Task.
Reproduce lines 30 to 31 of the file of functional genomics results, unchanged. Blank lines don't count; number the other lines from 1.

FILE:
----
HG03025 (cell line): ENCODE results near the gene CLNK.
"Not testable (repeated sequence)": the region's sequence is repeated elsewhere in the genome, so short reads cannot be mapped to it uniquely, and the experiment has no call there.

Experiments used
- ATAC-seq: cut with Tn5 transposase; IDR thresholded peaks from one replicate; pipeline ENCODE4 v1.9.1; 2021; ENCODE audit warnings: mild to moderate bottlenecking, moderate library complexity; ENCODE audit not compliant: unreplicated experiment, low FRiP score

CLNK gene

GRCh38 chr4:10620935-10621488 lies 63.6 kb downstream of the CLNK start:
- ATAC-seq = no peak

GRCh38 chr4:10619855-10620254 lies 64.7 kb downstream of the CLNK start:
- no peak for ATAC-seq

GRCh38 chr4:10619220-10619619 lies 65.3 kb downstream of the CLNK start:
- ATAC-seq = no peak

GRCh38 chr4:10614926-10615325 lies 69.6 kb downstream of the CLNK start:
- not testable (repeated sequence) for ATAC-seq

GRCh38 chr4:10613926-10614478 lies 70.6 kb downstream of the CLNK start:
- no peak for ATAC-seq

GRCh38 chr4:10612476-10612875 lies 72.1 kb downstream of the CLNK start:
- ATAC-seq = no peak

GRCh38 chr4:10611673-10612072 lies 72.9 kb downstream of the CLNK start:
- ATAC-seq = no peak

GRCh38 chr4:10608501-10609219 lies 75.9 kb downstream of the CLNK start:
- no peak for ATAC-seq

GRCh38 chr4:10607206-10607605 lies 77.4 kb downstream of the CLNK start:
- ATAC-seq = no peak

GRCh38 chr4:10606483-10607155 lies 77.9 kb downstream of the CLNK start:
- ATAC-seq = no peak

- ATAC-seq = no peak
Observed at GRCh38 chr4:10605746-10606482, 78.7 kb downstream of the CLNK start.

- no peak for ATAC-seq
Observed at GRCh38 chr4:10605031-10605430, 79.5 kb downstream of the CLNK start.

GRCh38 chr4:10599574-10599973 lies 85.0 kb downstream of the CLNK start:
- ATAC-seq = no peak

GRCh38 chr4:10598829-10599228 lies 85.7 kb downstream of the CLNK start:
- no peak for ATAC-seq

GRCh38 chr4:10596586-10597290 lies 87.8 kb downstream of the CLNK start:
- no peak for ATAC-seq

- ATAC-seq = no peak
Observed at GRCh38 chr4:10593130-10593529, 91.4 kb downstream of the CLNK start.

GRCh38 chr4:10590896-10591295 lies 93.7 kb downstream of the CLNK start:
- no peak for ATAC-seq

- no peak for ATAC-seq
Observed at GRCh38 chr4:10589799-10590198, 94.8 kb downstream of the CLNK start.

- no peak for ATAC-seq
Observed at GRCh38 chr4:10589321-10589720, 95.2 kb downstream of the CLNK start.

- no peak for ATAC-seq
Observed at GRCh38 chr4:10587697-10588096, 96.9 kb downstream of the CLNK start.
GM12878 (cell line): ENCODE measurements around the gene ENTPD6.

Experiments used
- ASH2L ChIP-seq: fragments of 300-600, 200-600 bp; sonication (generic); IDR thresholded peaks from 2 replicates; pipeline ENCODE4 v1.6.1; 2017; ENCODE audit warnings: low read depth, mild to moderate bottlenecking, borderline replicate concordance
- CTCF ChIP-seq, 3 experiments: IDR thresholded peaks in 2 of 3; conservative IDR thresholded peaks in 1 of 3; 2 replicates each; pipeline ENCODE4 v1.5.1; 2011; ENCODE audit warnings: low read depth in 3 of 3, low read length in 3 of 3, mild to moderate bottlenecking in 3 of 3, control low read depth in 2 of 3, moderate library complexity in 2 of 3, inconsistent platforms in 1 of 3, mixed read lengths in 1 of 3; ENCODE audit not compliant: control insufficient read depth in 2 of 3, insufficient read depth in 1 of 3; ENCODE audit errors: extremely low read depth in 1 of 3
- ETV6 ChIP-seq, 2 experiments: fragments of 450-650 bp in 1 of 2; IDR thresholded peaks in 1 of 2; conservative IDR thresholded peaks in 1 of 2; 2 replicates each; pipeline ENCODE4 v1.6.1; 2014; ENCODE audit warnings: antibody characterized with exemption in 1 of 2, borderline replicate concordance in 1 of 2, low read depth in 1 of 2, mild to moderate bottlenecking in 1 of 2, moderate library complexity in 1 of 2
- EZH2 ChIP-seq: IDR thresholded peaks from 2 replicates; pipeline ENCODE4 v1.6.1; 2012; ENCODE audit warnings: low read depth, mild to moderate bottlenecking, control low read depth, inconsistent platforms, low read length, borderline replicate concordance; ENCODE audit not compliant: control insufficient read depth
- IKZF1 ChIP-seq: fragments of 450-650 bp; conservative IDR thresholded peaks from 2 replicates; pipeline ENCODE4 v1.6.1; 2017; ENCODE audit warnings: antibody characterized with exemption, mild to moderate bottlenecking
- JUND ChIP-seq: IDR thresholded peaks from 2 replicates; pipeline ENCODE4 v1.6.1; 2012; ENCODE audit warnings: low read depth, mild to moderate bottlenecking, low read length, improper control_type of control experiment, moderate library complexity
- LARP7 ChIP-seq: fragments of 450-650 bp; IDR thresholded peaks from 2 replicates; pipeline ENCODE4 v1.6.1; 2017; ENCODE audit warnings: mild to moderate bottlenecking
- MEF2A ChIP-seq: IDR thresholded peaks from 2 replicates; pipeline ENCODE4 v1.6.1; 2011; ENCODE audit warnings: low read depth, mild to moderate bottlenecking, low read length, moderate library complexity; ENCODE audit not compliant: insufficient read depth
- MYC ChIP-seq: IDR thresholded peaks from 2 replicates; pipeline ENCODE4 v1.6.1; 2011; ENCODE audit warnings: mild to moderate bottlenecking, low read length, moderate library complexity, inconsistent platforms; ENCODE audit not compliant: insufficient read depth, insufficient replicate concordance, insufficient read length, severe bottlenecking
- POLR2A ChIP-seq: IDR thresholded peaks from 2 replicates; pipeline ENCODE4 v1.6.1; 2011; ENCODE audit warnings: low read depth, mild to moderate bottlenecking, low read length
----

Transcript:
GRCh38 chr4:10599574-10599973 lies 85.0 kb downstream of the CLNK start:
- ATAC-seq = no peak